How did the book come about?
The chapters were originally short articles published in Independence, the newsletter of the IATEFL (International Association of Teachers of English as a Foreign Language) Learner Autonomy SIG (special interest group). The project was initiated by Carol Everhard who thought it would be a fun way to invite experts around the world to contribute on a range of themes associated with learner autonomy. Each theme was represented by its own worm, with a 'keeper' taking the lead on soliciting articles from other experts in the field. The concepts are deep but the tone is light and often humorous, making the book very accessible to newcomers to the field. You feel like you are joining the autonomy family as the personalities certainly shine through. At the end of the project, we had 47 articles on ten themes written by 50 experts. Carol and I, along with Richard Smith who had been the newsletter editor in charge of the original editing for most of the articles, decided it would be a nice idea to bring the collection together into an edited book.
What's inside the book?
The 'worms book' contains ten themes, each representing an area of the multifaceted notion of learner autonomy. These themes are: Assessment, Classroom research, Counselling / advising, Culture, Learner training, Motivation, Self-access, Teacher autonomy, Teacher education, and Technology.
Each chapter is special but a few stand out as my favourites. For example, taking the first theme, assessment, Hanne Thomsen writes about self-assessment, Viljo Kohonen writes about peer assessment, and Gina Oxbrow writes about guided reflection. These are themes that still occupy a lot of space in my workplace. Reading about these crucial aspects of learner autonomy makes us understand that the work we are doing now is possible thanks to the fundamental concepts that were mapped out in 2006 or earlier.
Under the theme of classroom research, we see evidence of transition. Lienhard Legenhausen articulates what has now become accepted: theory and practice are linked by means of research. Naoko Aoki discusses how learner autonomy has become part of our personal and professional identity. Maybe I didn't grasp that back in 2006, but now I do. She also notes the shift in research paradigms from a positivist to a constructivist one which has continues to be the case in our field.
The theme of Advising/Counselling is particularly interesting to me and re-reading Marina Mozzon-McPherson's discussion of the role of advisers is a treat. I feel proud of what we have done collectively to develop the field thanks to the fundamental concepts that began with Marina and other colleagues, many of them contributors to this book.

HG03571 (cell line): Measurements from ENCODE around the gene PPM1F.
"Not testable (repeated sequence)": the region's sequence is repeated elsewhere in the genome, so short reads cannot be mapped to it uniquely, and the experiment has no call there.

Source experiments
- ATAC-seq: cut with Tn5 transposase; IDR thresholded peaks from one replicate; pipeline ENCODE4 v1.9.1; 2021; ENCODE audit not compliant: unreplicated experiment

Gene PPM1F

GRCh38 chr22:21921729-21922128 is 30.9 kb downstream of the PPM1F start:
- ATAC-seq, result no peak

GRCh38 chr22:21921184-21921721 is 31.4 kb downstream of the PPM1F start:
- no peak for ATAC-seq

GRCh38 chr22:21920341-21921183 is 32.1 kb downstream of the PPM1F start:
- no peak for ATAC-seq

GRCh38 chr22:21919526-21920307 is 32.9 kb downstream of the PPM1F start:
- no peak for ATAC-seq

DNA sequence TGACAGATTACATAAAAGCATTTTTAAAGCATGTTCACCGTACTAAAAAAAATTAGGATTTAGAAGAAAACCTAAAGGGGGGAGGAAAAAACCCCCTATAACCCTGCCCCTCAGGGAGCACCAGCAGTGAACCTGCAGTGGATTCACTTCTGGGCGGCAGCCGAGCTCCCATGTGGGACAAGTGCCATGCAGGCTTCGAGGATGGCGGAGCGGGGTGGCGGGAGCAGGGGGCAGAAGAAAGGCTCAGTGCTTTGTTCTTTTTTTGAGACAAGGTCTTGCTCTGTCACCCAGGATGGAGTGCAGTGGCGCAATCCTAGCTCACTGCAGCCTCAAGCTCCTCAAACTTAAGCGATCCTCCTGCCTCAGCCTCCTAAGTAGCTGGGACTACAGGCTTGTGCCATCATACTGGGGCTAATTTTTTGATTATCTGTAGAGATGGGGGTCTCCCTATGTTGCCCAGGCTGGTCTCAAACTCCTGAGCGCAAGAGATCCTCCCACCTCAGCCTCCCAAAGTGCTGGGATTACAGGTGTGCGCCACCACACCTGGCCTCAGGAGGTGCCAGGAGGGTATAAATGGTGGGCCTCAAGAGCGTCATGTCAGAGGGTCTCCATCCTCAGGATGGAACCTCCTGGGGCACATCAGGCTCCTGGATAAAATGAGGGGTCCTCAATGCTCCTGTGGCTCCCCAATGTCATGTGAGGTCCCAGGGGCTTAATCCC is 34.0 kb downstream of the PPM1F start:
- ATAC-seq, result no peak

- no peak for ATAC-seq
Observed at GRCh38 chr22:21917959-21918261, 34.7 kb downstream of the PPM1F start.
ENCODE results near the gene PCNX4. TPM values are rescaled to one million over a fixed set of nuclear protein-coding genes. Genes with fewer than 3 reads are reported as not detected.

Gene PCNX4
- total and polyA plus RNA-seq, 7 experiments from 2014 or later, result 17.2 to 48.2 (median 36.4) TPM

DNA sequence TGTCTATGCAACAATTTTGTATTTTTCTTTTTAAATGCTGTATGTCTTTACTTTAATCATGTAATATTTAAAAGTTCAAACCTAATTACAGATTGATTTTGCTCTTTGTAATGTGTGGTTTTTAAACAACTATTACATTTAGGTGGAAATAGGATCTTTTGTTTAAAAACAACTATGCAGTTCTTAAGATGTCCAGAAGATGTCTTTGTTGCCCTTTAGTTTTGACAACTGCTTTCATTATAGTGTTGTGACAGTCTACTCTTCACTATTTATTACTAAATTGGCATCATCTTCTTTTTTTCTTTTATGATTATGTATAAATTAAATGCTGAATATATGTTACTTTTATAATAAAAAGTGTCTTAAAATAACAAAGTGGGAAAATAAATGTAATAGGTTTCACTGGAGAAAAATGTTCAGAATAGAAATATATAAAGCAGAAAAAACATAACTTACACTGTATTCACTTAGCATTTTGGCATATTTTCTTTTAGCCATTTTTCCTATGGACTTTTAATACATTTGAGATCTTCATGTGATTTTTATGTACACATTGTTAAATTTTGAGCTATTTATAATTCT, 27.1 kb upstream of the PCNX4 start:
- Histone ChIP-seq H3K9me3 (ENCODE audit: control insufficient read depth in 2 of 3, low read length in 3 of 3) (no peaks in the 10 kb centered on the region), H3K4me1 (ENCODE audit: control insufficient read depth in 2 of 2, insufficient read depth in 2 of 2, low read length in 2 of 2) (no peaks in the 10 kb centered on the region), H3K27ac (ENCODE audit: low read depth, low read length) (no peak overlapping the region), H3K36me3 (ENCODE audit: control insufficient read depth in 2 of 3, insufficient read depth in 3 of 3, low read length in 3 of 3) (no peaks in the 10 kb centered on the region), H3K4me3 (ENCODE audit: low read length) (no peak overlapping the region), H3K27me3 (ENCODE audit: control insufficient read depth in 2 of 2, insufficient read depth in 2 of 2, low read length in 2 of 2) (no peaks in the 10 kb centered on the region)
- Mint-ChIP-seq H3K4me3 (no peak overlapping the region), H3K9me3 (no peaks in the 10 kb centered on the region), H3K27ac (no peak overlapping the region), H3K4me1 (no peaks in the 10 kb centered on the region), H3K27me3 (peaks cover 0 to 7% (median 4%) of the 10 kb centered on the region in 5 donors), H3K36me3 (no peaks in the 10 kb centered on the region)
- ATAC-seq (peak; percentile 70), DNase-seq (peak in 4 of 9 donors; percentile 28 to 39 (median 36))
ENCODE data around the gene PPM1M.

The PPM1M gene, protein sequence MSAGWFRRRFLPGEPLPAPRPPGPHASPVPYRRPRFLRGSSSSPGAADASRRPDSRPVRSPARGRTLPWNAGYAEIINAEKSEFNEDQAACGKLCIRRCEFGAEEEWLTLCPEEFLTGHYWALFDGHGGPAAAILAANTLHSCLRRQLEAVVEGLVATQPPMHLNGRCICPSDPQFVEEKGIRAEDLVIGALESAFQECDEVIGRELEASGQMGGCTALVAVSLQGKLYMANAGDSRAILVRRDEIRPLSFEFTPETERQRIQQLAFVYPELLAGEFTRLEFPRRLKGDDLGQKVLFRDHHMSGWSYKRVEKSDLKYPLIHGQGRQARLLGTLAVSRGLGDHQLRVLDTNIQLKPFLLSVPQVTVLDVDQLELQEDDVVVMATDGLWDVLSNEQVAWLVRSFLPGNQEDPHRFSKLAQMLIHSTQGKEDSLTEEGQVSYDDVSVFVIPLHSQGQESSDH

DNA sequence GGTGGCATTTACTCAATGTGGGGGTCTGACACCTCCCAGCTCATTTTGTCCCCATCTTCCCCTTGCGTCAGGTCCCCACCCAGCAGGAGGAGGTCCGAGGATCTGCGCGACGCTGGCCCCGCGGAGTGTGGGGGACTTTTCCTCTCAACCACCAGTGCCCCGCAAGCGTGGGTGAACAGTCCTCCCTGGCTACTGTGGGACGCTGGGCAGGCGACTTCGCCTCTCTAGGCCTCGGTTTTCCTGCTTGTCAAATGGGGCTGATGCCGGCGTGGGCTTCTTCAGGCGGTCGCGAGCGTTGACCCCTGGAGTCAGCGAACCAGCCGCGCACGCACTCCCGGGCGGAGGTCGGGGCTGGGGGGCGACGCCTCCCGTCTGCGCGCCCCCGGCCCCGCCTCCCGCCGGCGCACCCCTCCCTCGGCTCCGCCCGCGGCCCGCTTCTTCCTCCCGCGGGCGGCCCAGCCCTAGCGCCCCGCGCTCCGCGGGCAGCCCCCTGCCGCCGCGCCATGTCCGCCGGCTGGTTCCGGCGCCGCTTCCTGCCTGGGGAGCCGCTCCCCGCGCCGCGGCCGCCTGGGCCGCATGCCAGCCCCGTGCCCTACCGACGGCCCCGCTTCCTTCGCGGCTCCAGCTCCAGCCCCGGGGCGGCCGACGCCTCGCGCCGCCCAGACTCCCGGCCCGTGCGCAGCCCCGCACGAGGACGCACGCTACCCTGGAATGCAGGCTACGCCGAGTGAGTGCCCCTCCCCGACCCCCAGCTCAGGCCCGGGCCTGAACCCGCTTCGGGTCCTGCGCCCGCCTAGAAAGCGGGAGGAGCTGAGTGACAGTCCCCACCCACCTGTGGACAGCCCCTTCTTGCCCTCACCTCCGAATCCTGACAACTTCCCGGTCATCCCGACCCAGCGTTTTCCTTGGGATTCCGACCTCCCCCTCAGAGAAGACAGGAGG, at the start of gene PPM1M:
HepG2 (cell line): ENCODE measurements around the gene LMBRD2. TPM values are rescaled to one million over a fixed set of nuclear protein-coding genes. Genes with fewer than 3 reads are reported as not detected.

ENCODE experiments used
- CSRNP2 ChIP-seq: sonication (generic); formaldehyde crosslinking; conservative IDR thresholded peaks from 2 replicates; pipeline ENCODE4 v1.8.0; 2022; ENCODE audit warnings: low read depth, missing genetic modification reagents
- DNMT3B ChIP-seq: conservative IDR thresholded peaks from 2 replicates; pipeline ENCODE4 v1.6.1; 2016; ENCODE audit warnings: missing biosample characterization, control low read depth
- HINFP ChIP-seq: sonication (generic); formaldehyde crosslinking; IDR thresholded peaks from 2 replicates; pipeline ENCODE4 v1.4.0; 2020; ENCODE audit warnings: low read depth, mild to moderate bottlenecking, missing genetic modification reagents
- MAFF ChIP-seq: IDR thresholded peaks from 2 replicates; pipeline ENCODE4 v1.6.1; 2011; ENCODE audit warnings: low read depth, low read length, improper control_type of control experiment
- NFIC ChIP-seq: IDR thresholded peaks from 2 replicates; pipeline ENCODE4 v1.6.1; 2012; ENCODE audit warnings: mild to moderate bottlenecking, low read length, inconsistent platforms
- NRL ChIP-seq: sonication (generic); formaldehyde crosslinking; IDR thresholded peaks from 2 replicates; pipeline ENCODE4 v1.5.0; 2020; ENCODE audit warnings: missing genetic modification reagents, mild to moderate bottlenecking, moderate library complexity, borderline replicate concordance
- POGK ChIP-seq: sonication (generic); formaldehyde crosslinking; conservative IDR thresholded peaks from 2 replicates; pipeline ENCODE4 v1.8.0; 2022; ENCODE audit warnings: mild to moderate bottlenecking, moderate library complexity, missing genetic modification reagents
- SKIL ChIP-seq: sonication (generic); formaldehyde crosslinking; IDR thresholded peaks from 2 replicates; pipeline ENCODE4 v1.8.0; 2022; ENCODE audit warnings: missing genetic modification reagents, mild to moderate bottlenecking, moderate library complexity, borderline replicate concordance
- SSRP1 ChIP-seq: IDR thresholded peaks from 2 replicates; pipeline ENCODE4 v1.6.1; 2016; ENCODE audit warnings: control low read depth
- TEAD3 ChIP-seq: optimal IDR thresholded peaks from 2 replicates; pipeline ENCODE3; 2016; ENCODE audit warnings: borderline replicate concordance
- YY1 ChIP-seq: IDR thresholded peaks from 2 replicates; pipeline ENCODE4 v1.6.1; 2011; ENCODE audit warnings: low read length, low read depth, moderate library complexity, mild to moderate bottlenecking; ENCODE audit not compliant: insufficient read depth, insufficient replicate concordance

The theme of learner training is still a topical one (and the terminology is still up for debate). Barbara Sinclair's engaging narrative resonates with anyone who has tried to learn another language. Her approach to gradually giving responsibility for learning along a continuum depending on the learner has greatly influenced my role as an educator. Leni Dam explains the 'two sides' when developing autonomy in learners: teacher directed and learner directed with discourse linking the two sides and calls for more clarity. Are we there yet? I'm not sure.
Ema Ushioda sends the motivation worm on an interesting journey of metaphors involving apples, books, ears and even wormholes. It seems like this group of writers were the most creative! I am particularly grateful to Martin Lamb for helping me to understand the relationship between autonomy and motivation. It has taken me a while to sort out the difference/overlap between autonomy (from the language learning literature, sense 1 as he calls it) and autonomy (from a self-determination theory perspective, sense 2), but Martin's chapter really helped with this. (If this interests you too, look out for a new book published by Multilingual Matters coming out later this year!)
The final section I will mention is self access which begins with a humorous narrative by Richard Pemberton going back to the origins of self-access in Hong Kong. I also feel a renewed sense of gratitude to Lucy Cooker when I re-read her chapter about creating the original self-access center at the university where I work in Japan. The field of self-access has shifted somewhat since this collection of chapters were written, but we owe so much to the founders for paving the way.
The book was originally published as an ebook in 2011 by IATEFL and was republished as an ebook and paperback book in the Autonomous Language Learning Series series at the request of the LASIG.
Editors: Carol J. Everhard & Jo Mynard with Richard Smith
Publication date: 2018
Ebook, $6.00 (free for LASIG members)
Print book, 282 pages, $29.99
Series: Autonomous Language Learning
ISBN (ebook): 9780463105368
ISBN (print): 9781981093953
How to purchase